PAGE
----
This summer I interned at Immigration Counseling Service (ICS) in downtown Portland. ICS is a nonprofit immigration law firm, providing low cost services to individuals and families. The office does a wide variety of immigration work including family petitions, Deferred Action for Childhood Arrivals (DACA), T-Visas, U-Visas, VAWA self-petitioners, and occasional asylum cases. ICS also does a lot of work with unaccompanied minors.
I worked on a variety of different cases and research projects over throughout the summer. I spent quite a bit of time working on a couple different U-Visa cases. U Nonimmigrant Status is a status granted to petitioners who are victims of a qualifying criminal activity and have suffered substantial harm as a result of the criminal activity. I prepared a brief in response to USCIS revoking one client’s U Nonimmigrant Status that was sent to the Administrative Appeals Board. I also prepared a response to a Notice of Intent to Deny another client’s U Nonimmigrant Status petition. I was able to gain both more doctrinal knowledge regarding U-Visas through this work as well as increasing my advocacy and persuasive writing skills.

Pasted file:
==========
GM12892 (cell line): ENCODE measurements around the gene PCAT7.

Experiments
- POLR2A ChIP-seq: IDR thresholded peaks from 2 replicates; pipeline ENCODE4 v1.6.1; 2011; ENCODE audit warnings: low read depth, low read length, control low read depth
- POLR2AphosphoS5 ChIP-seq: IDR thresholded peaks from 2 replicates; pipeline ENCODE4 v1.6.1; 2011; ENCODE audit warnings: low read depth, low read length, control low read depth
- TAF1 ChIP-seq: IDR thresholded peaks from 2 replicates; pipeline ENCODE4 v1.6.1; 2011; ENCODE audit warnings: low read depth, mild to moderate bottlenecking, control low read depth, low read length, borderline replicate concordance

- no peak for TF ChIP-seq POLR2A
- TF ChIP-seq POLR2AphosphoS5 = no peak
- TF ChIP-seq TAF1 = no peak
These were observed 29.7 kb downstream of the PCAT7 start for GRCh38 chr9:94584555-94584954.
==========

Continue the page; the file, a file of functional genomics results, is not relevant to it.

My summer was intellectually stimulating, rewarding, and a lot of fun. I learned quite a bit about an area of law I was previously fairly unfamiliar with and I saw firsthand just how much immigration law intersects with so many other areas of law, like criminal, employment, or family law. I worked closely with several amazing legal workers and met many passionate, caring people. My work this summer would not have been possible without the help of the PILP stipend. A lot of important work goes undone because people can’t afford to work for no pay, but the PILP stipends ensure that people can do this much needed work. This is especially important for law students who may have entered law school with the desire to work for the public interest, but encounter monetary restrictions. Through PILP, such students can do the work they want to do, gain practical experience, and serve the public, doing the work that most needs to be done.